Brexit: A Potential Silver Lining for Independent Contractors and Clients in the UK

europe-1332939_640As the dust settles from the UK’s Brexit vote, more questions than answers emerge about how this groundbreaking decision will affect independent contractors and their clients both at home and abroad.

While this is a completely new experience for the UK, we have proven to be a resilient and adaptable country in times of need. We can look at our past experiences in difficult markets to draw out some considerations and move forward with a positive outlook on how these will play out.

I believe there are several key areas where Brexit could benefit the IC market and the clients that engage contract talent.

Economic Uncertainty = Increased Demand for Contractors

As with any decision impacting a global superpower such as the UK, stock markets have fluctuated significantly in the wake of the Brexit decision. While the FTSE100 has clawed back after losses earlier in the week, the world markets still suffer from their biggest two-day falls in history. With so much uncertainty it is likely that volatility will continue for some time.

Historically, major events and stock volatility of this scope means that many organizations will slow or stall major initiatives and hiring of full-time employees. This may last weeks, months or, in the case of the US after the stock market crash of 2008, years.

But this isn’t necessarily bad news all around. Economic uncertainty often marks a boom time for contractors and businesses with a focus on direct sourcing, as organizations look to source temporary and short-term talent and to avoid the middleman expense of staffing firms.

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Compliance & Expertise Will Become Critical Issues

It is likely that much uncertainty is to come during what will be a long process of  “divorce” and “re-engagement” between the UK and EU. However, certain businesses, particularly those with expertise in the compliance and legal space, will be well poised to serve as subject matter experts to help clients navigate the legal complexities of the changing system.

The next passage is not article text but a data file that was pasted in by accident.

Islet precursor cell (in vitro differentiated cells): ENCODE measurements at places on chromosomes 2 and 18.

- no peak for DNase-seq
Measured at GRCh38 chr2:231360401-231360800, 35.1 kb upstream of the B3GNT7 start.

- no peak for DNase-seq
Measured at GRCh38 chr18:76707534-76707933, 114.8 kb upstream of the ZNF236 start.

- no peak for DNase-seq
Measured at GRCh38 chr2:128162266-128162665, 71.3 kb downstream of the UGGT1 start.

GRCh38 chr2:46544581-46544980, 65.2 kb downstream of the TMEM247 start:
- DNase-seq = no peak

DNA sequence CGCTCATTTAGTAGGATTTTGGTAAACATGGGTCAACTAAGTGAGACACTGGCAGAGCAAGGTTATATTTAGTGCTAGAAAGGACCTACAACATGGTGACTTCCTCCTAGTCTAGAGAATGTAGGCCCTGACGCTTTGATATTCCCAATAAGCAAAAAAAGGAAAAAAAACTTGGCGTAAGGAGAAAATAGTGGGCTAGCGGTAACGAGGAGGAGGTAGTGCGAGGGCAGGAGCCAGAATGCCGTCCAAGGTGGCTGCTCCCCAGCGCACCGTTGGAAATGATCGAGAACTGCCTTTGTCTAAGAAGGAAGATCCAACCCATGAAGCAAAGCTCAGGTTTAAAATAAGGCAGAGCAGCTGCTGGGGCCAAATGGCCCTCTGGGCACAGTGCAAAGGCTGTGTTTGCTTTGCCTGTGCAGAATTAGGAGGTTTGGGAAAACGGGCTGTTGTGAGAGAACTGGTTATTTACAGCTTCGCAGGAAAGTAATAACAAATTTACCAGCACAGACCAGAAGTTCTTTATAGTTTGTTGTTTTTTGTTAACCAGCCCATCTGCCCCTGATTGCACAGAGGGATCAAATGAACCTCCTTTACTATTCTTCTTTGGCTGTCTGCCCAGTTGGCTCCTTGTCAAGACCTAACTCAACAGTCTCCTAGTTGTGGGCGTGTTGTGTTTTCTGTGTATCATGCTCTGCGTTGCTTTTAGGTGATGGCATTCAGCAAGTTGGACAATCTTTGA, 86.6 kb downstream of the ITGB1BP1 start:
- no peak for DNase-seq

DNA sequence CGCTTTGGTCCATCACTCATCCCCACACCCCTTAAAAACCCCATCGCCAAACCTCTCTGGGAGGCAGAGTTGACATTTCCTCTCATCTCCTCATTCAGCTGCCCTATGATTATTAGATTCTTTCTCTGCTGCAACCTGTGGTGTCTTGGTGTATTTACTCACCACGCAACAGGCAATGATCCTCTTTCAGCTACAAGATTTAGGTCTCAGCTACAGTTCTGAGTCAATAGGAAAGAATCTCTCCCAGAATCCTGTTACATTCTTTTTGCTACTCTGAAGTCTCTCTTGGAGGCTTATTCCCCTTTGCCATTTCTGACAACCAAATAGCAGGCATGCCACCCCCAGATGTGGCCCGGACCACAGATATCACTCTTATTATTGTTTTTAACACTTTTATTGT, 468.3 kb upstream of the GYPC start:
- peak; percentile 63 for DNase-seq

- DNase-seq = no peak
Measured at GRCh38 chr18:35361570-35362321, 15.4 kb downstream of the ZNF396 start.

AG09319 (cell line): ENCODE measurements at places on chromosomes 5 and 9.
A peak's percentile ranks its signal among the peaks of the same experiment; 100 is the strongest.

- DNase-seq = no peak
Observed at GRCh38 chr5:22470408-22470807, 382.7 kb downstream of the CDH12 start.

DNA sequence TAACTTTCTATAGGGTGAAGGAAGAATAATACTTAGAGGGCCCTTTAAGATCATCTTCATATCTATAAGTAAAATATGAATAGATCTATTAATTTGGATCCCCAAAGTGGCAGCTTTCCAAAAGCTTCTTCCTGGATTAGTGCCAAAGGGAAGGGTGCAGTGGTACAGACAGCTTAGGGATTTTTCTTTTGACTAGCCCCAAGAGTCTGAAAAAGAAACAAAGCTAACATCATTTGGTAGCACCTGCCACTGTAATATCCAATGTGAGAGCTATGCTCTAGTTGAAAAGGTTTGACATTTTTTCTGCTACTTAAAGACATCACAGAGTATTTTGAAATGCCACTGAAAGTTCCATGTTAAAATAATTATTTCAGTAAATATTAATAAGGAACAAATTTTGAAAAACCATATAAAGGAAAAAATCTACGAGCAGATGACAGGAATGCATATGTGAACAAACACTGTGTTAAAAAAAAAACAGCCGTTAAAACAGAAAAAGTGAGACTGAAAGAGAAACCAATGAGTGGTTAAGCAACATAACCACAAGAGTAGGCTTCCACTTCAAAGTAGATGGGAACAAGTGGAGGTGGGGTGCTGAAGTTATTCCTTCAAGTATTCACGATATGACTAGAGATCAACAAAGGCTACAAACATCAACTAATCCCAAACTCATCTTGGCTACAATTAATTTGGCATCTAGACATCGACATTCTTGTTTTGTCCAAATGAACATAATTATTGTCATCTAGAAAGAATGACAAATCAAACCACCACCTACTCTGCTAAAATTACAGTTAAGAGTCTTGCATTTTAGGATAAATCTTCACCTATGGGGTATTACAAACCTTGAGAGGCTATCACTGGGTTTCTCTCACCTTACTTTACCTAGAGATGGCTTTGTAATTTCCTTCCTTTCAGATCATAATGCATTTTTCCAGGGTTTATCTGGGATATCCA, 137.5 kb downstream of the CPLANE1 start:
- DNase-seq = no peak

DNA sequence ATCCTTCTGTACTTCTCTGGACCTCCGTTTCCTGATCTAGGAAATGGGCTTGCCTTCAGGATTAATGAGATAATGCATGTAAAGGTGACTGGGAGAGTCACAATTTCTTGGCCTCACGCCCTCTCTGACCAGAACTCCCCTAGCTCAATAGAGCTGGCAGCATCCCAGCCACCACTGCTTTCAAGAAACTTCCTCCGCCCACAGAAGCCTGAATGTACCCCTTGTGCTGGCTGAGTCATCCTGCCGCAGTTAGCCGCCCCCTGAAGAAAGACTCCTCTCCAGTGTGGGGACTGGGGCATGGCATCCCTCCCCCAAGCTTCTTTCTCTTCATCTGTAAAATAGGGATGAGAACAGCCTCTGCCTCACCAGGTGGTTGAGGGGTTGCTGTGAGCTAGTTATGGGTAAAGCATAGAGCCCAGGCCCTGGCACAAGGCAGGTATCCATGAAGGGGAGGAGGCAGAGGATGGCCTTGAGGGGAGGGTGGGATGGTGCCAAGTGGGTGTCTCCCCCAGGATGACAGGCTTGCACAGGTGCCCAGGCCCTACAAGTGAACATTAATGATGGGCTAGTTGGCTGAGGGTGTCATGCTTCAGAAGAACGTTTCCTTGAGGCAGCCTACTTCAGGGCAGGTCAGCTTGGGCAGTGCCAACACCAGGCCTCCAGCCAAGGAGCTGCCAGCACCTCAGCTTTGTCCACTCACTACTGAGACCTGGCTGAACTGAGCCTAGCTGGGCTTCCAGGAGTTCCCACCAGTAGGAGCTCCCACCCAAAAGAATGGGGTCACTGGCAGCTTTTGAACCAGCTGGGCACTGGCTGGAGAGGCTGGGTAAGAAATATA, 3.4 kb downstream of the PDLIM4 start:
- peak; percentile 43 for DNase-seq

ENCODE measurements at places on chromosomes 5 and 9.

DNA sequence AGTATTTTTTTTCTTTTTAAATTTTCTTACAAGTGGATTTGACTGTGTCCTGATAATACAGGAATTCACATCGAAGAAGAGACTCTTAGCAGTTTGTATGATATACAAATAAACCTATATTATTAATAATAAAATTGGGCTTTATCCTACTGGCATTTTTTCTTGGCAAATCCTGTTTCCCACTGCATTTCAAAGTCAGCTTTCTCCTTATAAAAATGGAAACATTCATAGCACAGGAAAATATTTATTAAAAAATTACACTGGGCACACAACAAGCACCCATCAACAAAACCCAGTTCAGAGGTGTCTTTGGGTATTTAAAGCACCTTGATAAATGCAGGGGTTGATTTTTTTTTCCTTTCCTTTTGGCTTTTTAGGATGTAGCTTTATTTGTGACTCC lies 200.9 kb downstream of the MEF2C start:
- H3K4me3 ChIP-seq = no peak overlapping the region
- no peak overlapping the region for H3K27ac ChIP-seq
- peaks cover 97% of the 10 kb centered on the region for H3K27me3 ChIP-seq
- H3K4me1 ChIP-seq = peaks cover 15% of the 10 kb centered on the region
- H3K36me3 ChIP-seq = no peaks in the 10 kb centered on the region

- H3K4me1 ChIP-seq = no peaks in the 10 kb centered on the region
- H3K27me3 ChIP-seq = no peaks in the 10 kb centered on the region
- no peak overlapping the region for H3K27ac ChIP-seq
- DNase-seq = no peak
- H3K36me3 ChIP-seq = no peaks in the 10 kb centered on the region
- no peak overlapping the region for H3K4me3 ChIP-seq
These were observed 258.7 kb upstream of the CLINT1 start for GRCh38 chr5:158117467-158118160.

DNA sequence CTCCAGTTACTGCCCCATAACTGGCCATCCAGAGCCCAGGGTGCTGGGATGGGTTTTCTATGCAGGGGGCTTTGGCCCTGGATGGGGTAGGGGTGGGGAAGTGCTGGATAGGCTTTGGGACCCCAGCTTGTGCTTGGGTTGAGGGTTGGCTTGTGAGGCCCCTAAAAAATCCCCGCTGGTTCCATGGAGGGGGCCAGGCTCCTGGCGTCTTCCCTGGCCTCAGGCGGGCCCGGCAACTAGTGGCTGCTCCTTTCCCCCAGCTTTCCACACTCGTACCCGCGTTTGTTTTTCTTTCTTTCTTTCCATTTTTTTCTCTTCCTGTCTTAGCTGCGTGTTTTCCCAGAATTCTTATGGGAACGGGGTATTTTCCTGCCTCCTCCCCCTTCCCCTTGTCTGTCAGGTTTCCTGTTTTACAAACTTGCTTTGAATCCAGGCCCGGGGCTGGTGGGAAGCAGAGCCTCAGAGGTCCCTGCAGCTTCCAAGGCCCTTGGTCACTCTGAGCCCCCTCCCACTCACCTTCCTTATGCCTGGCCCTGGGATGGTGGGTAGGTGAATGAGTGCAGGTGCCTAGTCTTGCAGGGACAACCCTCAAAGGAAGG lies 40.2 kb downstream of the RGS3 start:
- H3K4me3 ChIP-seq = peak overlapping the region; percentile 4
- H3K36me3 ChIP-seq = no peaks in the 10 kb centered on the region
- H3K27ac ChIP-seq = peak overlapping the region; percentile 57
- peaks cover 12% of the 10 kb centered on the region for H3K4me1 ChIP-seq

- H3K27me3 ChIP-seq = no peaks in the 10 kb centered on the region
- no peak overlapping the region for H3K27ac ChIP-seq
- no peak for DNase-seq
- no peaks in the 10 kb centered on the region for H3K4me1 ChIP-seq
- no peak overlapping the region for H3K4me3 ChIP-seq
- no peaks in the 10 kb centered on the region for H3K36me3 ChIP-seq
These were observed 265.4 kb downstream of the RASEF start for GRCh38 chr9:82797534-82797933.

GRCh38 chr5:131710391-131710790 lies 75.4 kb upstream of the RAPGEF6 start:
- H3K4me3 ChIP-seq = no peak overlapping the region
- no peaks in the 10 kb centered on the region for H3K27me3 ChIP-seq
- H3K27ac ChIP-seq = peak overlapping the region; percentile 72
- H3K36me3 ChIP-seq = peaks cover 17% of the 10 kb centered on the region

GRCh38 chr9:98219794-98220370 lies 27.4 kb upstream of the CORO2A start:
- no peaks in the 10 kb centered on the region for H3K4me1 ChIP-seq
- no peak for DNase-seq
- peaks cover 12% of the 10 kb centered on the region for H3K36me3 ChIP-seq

Those businesses, like our own MBO Partners UK, that plan ahead will be served well by acting as shepherds for clients to make sure they are properly engaging their independent workforce populations, as well as complying with new and changing laws regarding multinational contracts and engagements.

For independent contractors themselves, this could potentially increase demand as well. The need to attract and retain skilled talent is just as important in difficult times as in good. Sectors such as business transformation, legal, IT, tax and operations are all likely to see a demand to help navigate companies through this period of change.

Change Is a Slow Process: Plenty of Time To Adapt

From my experience, the individuals and the industry at large are behaving more pragmatically than is being advertised in the media.

There’s a long way to run on this, with timeframes of two to four years being mentioned before any real change will be felt on the ground, and months before Article 50 is invoked when Cameron’s replacement gets up and running. In short: don’t panic over speculation; take this as a planning period.

However, strategically engaging an experienced firm such as our own to take down the administrative burden of compliantly engaging independent talent through what will prove to be fast-changing times can be a smart financial decision in the long run, with an up-front cost for a long-term payoff and elimination of headaches from learning curves down the road.

Potential To Revise Unpopular Laws with Contractor-Friendly Policies

Uncertainty is never pleasant. But to take a glass half full approach, the UK’s move to independence may mean a chance to revise policies that are not contractor friendly or not friendly to employers that work with contractors.

EU Directives such as the unpopular Agency Worker’s Regulation could receive similar scrutiny, offering a look at just one of many decisions that could be open for re-interpretation as the split is negotiated.

May the Brexit also force our government to assess the home-grown legislation such as IR35 in favor of legislation that makes the UK a more attractive proposition for talent from abroad.

From where we sit, it’s easy to acknowledge that uncertainty abounds. A period of change is certainly upon us. However, the lining looks, at least at present, to be more silver than grey.

As the dust settles, we’ll be continuing to monitor with periodic updates.

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Mark Stringer
Mark Stringer is business development director at MBO Partners UK.


Mark Stringer is business development director at MBO Partners UK.

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